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Americans In France "Crawling" Reviewed

What to make of Americans in France? From their simplistic sing-songy, silly, and fuzzy opener “Shopping Cart,” to the uneasy droning of “The Mingler,” Americans in France’s new album Crawling is a raw and meandering tour through adolescent-fueled art punk. Though the occasional surfer vibe is thrown in, any wanderings into that sort of easy listening are quickly diverted with off-key, ennui-oozing, and punky vocals that prevent you from resting on your laurels. Both musically and lyrically, Americans in France do not want their listeners to get too comfortable.

 Vocals are provided by guitarist Josh Lajoie, who possesses both an angry bark and a youthful sing-along, whiny voice, and drummer Casey Cook, who stays more in the realm of shoegazing boredom. The lyrics are appropriately artsy and rebellious. Though it’s hard to give a typical lyrical example of a band whose opening track is a metaphorical ode to a shopping cart, the sort of youthful angst and discontent that Americans in France build upon is fairly represented when they sing, “You’re ambition is embarrassing/You’re a networking jerk./You’re not a business man/You don’t have a business plan/And/Success can suck it (x3)” Another one that I found quite memorable was when Lajoie sings wistfully and contemptibly, “My mom lives many miles from here./She had eight kids, we were reindeer./By the time I came around she was over it/Pretty sure I was an accident (x4).” You get the idea. It’s to the point, society-deriding discontent.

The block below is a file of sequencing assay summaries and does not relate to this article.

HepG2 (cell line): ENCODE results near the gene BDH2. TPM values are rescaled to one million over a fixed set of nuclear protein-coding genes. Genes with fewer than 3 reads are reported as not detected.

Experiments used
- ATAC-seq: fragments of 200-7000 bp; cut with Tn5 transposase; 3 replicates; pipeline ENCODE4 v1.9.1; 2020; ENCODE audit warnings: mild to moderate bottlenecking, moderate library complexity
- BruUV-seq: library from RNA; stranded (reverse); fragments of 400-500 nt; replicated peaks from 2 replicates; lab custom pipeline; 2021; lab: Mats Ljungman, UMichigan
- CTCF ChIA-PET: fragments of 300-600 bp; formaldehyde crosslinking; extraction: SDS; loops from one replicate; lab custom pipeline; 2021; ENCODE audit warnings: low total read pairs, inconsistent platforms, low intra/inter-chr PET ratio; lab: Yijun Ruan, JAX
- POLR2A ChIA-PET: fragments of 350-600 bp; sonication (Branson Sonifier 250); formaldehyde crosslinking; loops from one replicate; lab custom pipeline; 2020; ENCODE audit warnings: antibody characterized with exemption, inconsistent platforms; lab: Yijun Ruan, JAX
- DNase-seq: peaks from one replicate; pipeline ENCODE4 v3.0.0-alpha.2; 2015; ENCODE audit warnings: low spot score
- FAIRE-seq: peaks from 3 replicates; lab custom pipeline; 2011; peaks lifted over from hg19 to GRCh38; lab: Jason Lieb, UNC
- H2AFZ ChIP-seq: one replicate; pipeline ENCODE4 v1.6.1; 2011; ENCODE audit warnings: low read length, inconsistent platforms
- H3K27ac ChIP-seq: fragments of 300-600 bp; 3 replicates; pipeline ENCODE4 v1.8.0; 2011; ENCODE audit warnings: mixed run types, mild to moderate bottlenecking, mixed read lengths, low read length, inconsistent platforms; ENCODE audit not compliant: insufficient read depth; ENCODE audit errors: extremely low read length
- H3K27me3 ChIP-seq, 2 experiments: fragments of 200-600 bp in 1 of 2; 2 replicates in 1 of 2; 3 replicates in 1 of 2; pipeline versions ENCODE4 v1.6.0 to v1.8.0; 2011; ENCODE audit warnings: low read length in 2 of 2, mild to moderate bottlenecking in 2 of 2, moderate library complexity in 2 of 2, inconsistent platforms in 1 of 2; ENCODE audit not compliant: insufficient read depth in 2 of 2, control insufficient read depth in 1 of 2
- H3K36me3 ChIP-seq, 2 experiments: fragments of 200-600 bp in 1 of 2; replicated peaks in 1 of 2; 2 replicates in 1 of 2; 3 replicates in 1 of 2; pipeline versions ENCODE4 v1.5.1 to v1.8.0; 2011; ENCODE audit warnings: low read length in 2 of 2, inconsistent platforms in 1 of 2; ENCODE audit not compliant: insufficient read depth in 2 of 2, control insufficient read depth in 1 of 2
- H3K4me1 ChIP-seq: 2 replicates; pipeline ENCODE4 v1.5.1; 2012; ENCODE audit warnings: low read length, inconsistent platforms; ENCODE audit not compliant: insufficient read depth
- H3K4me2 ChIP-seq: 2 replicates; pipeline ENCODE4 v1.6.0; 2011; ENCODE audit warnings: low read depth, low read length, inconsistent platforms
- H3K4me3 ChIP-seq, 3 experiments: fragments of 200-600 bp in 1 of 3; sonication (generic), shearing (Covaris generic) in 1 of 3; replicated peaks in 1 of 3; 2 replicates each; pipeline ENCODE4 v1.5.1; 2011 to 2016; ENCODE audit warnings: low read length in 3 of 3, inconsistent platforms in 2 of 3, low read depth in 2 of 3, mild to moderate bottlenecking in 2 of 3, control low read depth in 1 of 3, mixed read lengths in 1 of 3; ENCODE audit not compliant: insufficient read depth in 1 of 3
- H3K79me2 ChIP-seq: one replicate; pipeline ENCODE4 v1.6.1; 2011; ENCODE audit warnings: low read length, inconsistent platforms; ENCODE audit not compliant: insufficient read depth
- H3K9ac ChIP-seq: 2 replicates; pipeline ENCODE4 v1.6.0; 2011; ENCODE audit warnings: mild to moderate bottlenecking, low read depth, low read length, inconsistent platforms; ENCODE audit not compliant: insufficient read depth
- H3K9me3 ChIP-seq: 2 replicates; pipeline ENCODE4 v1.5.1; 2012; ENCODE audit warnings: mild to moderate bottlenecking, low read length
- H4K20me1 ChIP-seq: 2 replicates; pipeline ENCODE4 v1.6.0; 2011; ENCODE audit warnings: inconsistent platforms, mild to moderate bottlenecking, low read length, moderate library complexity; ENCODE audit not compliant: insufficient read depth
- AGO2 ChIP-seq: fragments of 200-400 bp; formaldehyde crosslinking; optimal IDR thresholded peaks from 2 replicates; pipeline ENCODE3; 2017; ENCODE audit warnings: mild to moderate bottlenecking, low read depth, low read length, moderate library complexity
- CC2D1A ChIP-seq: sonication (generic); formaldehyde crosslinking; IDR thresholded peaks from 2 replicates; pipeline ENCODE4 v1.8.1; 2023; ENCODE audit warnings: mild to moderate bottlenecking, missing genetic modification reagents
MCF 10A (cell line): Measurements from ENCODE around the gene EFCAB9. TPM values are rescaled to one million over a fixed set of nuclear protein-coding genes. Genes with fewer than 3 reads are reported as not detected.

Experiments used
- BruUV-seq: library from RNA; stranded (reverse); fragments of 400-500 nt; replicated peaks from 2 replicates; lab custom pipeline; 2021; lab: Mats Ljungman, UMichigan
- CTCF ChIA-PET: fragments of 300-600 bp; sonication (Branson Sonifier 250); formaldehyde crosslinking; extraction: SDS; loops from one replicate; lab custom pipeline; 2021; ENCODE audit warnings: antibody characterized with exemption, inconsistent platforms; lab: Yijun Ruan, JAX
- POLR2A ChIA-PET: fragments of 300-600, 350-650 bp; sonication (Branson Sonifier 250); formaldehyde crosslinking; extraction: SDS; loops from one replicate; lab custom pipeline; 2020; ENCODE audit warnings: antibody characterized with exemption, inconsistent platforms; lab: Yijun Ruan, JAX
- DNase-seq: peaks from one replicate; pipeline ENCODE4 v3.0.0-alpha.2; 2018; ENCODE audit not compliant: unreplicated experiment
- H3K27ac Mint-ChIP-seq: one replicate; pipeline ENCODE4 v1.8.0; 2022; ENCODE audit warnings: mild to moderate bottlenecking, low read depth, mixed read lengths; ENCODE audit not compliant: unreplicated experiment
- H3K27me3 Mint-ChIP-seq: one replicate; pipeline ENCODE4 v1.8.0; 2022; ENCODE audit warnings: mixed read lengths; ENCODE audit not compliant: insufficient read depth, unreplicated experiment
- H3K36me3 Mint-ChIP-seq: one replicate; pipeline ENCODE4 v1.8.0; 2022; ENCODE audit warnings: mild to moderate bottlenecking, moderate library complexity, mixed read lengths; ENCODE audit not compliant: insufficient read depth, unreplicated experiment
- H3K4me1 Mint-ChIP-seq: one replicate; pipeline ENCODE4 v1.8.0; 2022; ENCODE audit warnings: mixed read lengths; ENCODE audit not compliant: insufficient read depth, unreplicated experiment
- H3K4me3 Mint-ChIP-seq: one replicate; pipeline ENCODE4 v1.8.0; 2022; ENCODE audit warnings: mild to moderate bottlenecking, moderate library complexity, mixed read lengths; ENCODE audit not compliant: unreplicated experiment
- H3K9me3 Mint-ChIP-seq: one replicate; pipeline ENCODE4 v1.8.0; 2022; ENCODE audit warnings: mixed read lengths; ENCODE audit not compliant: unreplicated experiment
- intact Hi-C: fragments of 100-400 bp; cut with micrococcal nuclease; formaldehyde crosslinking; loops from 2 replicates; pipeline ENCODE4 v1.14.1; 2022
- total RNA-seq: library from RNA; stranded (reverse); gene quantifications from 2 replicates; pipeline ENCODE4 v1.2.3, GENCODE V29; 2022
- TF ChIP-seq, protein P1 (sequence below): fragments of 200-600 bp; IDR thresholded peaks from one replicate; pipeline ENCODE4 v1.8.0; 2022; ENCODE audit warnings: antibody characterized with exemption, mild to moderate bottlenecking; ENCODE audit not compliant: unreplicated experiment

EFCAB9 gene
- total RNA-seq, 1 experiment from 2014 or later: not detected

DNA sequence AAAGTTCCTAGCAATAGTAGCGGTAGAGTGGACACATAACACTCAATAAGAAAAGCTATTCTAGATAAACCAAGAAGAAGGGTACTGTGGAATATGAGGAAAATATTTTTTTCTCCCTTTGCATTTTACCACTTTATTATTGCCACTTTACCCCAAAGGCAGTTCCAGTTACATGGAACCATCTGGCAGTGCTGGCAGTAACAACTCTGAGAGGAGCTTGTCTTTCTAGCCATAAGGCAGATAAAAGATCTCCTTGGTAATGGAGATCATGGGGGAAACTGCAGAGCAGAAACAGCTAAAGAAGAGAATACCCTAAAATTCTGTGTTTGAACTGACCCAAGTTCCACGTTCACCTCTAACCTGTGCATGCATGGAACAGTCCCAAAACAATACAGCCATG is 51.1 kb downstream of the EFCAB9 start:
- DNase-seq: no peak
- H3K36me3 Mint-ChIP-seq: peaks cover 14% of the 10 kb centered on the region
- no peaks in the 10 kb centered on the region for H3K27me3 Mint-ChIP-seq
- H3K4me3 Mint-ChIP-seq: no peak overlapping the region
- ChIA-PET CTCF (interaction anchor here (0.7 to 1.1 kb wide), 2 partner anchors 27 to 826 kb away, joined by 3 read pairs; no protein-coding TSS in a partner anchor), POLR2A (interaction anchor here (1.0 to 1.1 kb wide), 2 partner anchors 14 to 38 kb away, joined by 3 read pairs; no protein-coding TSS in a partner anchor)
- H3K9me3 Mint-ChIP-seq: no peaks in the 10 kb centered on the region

And it’s quite good. What on my first listen had me gagging, I now appreciate for its simplistic yet creative compositions, which switch rhythm frequently and jump between genres, and its childish but poignant lyrics. What was once annoying is now endearing. Americans in France deserve credit for their ambitious take on experimental pop-punk with Crawling, an album that is worth a look.  

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